- Substandard Merchandising Practices. One of the most effective and proactive tools on retail selling floors is strong merchandising. A strong presentation coupled with proper and effective use of store fixtures and displays will increase merchandise sales and draw in more customers thus eliminating many opportunities for dishonest customers to conceal their activities, increase associate exposure to the area, and offer improved visual indicators when product is missing. Conversely, areas that are poorly merchandised and appear in disarray provide additional opportunities for theft, damage, and other losses.
- Ineffective Hiring Practices. Hiring the right people is a key component in the success of any organization. When management teams practice their due diligence during the hiring process, they can eliminate many potential issues and reinforce the positive aspects of their workforce. However, when they don’t follow through or skip important steps; don’t properly recognize or interpret information provided on an application or resume; and don’t ask the right questions during the interview process, it can lead to bad hires that have lasting effects on the performance of the store and morale of the entire team.
- Cluttered Stockrooms. There are many different hazards associated with cluttered and unkempt stockrooms. Improper storage can lead to safety concerns such as unsafe or top-heavy stacking, tripping hazards, chemical hazards, damaged merchandise, broken equipment, obstructed aisles and fire exits, inadequate lighting, inadequate storage space, and other dangerous or improper conditions. From a loss prevention perspective, this can also result in poor merchandise accountability, product availability concerns, and increased opportunities for theft and other safety issues.
- Unattended and Untidy Fitting Rooms. The fitting room is a very important part of the clothing purchase process and should never be an afterthought in a retail store. In fact, statistics show that most final decisions on apparel purchases are made as customers try on various clothing options in the fitting room. Fitting rooms should be comfortable for customers and have plenty of mirrors that are properly secured and sealed around the frame. Fitting rooms that are poorly lit, cluttered, and generally lacking employee attention will discourage honest customers while opening doors for theft and other issues.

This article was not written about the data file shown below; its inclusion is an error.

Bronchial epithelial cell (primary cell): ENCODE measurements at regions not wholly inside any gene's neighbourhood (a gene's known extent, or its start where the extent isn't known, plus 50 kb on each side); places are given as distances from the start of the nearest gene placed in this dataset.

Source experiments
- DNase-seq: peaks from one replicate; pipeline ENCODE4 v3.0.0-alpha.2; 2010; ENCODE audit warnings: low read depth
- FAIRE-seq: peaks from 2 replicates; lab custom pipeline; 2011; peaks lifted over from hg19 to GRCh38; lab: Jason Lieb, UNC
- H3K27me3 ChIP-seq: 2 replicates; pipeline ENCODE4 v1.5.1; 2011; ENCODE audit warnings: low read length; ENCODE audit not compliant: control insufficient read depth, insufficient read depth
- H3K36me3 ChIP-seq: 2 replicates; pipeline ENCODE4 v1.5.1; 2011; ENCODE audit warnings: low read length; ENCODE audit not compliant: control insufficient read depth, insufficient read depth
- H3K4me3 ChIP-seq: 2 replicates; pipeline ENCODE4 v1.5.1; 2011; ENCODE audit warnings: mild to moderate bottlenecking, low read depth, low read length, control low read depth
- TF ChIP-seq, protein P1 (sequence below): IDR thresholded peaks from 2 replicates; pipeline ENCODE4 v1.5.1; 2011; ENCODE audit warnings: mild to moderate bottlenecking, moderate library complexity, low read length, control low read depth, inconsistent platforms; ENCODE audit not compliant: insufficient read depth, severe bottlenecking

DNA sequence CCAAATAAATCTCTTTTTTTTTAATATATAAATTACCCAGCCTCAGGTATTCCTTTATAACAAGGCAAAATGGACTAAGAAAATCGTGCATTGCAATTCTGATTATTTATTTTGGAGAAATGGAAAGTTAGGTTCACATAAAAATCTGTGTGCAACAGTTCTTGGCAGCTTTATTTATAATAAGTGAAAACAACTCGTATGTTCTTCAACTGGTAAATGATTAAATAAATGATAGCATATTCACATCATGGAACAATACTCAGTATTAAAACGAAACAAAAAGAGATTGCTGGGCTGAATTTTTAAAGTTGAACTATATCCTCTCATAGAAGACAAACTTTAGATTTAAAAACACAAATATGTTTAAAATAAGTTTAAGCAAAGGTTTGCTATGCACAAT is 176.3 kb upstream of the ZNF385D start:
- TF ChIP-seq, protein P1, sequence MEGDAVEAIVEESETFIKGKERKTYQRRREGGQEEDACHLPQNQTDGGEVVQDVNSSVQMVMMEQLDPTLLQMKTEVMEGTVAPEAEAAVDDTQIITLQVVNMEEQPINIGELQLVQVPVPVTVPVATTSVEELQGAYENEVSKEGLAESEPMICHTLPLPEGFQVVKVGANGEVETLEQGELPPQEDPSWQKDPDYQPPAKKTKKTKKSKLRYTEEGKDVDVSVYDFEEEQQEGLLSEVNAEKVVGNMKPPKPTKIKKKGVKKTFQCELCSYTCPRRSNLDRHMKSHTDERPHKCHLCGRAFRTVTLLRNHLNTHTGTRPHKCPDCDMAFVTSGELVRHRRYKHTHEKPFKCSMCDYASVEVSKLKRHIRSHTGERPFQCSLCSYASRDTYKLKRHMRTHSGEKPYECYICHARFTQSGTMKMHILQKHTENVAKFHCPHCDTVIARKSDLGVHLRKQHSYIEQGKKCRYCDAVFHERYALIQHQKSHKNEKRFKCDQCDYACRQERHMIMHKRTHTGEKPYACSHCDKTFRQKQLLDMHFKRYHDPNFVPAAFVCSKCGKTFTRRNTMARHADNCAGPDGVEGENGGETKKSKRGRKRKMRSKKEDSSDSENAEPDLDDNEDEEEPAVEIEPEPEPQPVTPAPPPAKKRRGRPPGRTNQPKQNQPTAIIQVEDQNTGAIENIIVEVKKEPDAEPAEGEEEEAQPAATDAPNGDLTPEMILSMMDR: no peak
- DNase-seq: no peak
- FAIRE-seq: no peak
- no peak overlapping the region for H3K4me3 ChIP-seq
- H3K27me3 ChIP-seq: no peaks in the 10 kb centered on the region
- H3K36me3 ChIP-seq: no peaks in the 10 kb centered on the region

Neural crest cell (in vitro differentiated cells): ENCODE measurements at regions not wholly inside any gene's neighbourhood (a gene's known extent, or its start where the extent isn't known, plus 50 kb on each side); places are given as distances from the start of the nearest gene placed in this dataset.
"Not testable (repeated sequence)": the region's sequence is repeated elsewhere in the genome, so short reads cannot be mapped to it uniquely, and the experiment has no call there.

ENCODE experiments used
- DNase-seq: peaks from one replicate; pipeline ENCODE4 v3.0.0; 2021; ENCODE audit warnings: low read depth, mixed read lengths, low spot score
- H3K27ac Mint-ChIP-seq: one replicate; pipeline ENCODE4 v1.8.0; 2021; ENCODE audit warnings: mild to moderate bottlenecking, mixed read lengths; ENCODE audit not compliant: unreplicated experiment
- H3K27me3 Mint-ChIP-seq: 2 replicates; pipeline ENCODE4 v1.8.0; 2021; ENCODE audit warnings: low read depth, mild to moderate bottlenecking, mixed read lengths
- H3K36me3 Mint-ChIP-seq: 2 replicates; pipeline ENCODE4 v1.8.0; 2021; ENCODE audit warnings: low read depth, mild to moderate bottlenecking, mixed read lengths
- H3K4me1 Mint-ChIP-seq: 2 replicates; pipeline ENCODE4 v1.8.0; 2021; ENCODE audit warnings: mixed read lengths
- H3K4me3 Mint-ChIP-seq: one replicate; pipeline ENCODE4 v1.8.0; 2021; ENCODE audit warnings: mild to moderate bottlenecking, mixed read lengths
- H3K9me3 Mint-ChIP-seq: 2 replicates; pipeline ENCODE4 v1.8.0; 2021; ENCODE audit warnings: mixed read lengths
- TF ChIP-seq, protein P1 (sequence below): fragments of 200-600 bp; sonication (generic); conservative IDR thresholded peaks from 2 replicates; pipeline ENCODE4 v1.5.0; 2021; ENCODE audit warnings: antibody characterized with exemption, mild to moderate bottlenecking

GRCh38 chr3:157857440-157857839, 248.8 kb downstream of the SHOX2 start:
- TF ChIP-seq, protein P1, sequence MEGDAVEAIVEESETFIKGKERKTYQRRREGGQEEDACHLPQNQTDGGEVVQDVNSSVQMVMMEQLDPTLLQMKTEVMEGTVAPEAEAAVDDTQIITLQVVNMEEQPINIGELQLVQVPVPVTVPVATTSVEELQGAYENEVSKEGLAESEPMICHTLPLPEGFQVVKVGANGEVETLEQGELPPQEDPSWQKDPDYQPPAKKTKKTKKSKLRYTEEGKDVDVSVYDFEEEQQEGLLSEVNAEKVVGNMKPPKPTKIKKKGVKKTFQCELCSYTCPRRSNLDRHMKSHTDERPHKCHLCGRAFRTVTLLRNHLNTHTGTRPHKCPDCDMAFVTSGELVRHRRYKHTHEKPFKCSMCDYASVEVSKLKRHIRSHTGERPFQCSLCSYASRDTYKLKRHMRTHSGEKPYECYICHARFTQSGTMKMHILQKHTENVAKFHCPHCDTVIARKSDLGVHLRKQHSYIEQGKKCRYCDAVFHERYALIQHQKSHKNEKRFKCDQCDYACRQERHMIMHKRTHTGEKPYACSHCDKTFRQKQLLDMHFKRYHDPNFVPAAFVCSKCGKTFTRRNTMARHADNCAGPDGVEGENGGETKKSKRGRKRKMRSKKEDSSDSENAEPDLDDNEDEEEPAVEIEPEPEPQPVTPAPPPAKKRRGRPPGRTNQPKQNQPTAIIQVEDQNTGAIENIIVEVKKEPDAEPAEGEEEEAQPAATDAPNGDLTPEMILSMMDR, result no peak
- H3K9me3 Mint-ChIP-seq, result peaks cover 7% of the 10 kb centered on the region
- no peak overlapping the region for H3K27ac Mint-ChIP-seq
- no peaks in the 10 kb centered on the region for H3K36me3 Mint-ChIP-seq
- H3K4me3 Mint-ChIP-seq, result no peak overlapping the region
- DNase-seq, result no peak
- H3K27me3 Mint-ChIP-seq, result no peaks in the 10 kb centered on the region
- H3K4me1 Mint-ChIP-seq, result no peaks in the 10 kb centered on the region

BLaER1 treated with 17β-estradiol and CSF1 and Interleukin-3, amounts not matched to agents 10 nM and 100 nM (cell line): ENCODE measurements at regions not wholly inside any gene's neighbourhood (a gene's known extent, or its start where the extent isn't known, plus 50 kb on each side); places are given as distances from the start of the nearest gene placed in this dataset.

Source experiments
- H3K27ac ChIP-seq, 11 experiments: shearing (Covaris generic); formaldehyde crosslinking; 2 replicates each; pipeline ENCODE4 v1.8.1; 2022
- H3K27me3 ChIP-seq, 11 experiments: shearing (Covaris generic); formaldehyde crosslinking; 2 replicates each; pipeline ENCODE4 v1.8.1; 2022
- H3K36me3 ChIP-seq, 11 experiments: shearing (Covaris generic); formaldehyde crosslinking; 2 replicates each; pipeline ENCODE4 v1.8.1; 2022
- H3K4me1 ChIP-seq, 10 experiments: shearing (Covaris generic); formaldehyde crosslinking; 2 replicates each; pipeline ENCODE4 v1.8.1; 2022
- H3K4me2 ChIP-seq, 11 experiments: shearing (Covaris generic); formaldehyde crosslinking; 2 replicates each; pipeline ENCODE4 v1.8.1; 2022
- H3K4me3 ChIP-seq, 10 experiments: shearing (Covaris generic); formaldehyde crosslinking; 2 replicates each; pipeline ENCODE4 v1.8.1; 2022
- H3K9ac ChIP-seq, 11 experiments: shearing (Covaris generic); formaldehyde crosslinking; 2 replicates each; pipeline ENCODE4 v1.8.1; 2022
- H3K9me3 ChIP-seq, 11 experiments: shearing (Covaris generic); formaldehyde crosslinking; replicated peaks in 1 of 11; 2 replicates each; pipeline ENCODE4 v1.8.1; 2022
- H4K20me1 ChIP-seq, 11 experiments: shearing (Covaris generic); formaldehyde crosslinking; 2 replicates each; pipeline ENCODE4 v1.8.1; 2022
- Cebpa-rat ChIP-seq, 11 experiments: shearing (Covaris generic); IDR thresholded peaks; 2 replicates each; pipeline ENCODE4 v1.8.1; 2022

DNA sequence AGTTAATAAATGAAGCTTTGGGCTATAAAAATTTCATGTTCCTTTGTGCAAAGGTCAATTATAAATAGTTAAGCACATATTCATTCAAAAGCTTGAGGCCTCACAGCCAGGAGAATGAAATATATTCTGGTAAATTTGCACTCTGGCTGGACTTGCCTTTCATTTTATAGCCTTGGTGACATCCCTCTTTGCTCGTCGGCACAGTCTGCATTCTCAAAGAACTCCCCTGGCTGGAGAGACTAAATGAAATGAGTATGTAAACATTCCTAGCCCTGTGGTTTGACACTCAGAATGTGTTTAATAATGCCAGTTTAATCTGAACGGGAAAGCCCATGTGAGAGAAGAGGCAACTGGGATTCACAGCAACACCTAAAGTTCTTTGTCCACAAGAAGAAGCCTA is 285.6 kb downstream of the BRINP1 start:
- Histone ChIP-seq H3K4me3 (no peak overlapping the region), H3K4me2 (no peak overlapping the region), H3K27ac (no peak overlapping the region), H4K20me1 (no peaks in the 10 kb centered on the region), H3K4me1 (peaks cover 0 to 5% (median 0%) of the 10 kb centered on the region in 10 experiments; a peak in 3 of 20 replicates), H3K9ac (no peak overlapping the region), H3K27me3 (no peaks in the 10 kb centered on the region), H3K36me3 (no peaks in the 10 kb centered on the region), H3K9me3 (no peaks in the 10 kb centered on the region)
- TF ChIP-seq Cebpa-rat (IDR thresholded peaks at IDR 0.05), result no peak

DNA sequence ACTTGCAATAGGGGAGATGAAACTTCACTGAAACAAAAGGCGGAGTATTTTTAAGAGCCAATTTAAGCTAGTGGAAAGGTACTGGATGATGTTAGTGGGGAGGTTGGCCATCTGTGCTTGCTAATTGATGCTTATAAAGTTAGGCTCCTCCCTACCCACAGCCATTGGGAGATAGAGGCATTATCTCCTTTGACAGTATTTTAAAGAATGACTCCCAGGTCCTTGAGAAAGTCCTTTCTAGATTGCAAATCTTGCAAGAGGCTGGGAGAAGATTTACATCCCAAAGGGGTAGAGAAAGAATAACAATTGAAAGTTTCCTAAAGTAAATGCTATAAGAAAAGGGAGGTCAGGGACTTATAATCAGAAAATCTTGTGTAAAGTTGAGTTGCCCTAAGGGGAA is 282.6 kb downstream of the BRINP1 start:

- Poor Attention to Details. In retail, seeing the big picture is clearly important—but attention to detail is what ultimately keeps us successful. Attention to detail is the level of care, accuracy, and thoroughness applied to a particular task. It will include traits such as focus, preparation, planning, practice, communication, listening, and diligence. When we skip steps and overlook important details, bad things will eventually result. Overlooking details, failing to complete tasks on time, providing document approvals without seeing the appropriate steps (pencil-whipping), and similar issues will quickly lead to poor performance.
- Unmotivated or Uninspired Employees. Rewarding employees for stellar performance and providing progressive counseling for those that aren’t performing to expectations can help us maintain a strong, efficient, and satisfied business team. We want all employees to have a sense of pride in their jobs, their company, and their performance. By the same respect, behavioral issues, poor performance, and lack of motivation will not only disrupt the work setting—it lowers the bar for other employees. Bad habits can spread like a virus through the workforce, leading to multiple workplace concerns including shrink issues.
- Closed Minds. Closed minds close doors. Effective loss prevention efforts require an interactive perspective that searches for the most effective ways to maximize profits while keeping our stores safe and secure. Changing our perspective and approach, understanding how these concepts complement the business model, and effectively communicating will help build partnerships; creating an atmosphere of cooperation that helps improve sales, lower shrink, and enhance profits. The fact is, no one of us is as smart as all of us—and it takes open minds and collective efforts to put it all together.
Of course, this is by no means a complete list, and sharp minds can probably list another dozen or so similar influences that will directly impact high-shrink retail stores. But taking a closer look at these and other challenges, opportunities, practices, and concerns in the stores can have a direct and immediate impact on shrink performance. There will always be issues that are beyond our control. However, the wisest approach is to appropriately manage those that are within our power to oversee.
Take a Closer Look
When it comes to identifying the primary causes of shrink in every retail store, it’s easy to point a finger at shoplifting, fraud, and other retail crimes that contribute to retail losses. These are real threats that demand our focus and attention. However, this only tells part of a more complicated story, and every retail leader has an obligation to their business to take a closer look.
Rather than looking beyond our four walls to find answers, it can be just as important to turn around and take a closer look inside those same walls. A simple overview of our ten characteristics points to a clear trend that has a direct impact on both retail shrink and overall retail success—poor management practices.
True leaders are willing to tell the whole story, look at how they can make improvements to the plot, and come up with a better ending. How many of these characteristics exist in your stores? Maybe it’s time to take a closer look.